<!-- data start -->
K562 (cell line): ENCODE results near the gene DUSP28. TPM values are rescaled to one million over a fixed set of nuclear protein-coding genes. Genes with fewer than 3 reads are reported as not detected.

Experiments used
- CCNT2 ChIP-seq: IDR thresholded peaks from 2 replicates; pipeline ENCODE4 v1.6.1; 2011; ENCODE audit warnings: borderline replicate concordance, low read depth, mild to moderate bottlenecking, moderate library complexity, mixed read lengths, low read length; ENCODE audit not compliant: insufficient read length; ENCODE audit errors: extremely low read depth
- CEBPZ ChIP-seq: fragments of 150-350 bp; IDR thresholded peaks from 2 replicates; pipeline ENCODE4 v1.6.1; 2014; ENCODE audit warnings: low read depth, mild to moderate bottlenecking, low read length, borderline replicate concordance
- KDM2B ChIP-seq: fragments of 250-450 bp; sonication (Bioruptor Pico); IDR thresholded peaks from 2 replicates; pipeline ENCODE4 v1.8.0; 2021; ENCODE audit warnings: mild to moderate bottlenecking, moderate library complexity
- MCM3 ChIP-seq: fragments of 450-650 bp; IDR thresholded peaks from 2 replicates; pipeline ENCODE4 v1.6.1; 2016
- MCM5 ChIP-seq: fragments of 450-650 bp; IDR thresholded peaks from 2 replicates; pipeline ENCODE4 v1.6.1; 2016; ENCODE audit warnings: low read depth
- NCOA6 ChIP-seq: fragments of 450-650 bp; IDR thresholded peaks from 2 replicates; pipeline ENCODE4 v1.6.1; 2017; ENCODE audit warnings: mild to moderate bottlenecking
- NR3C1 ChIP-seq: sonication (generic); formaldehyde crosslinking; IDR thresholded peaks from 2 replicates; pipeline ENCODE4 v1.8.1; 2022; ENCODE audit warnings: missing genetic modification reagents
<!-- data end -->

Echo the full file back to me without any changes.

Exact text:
K562 (cell line): ENCODE results near the gene DUSP28. TPM values are rescaled to one million over a fixed set of nuclear protein-coding genes. Genes with fewer than 3 reads are reported as not detected.

Experiments used
- CCNT2 ChIP-seq: IDR thresholded peaks from 2 replicates; pipeline ENCODE4 v1.6.1; 2011; ENCODE audit warnings: borderline replicate concordance, low read depth, mild to moderate bottlenecking, moderate library complexity, mixed read lengths, low read length; ENCODE audit not compliant: insufficient read length; ENCODE audit errors: extremely low read depth
- CEBPZ ChIP-seq: fragments of 150-350 bp; IDR thresholded peaks from 2 replicates; pipeline ENCODE4 v1.6.1; 2014; ENCODE audit warnings: low read depth, mild to moderate bottlenecking, low read length, borderline replicate concordance
- KDM2B ChIP-seq: fragments of 250-450 bp; sonication (Bioruptor Pico); IDR thresholded peaks from 2 replicates; pipeline ENCODE4 v1.8.0; 2021; ENCODE audit warnings: mild to moderate bottlenecking, moderate library complexity
- MCM3 ChIP-seq: fragments of 450-650 bp; IDR thresholded peaks from 2 replicates; pipeline ENCODE4 v1.6.1; 2016
- MCM5 ChIP-seq: fragments of 450-650 bp; IDR thresholded peaks from 2 replicates; pipeline ENCODE4 v1.6.1; 2016; ENCODE audit warnings: low read depth
- NCOA6 ChIP-seq: fragments of 450-650 bp; IDR thresholded peaks from 2 replicates; pipeline ENCODE4 v1.6.1; 2017; ENCODE audit warnings: mild to moderate bottlenecking
- NR3C1 ChIP-seq: sonication (generic); formaldehyde crosslinking; IDR thresholded peaks from 2 replicates; pipeline ENCODE4 v1.8.1; 2022; ENCODE audit warnings: missing genetic modification reagents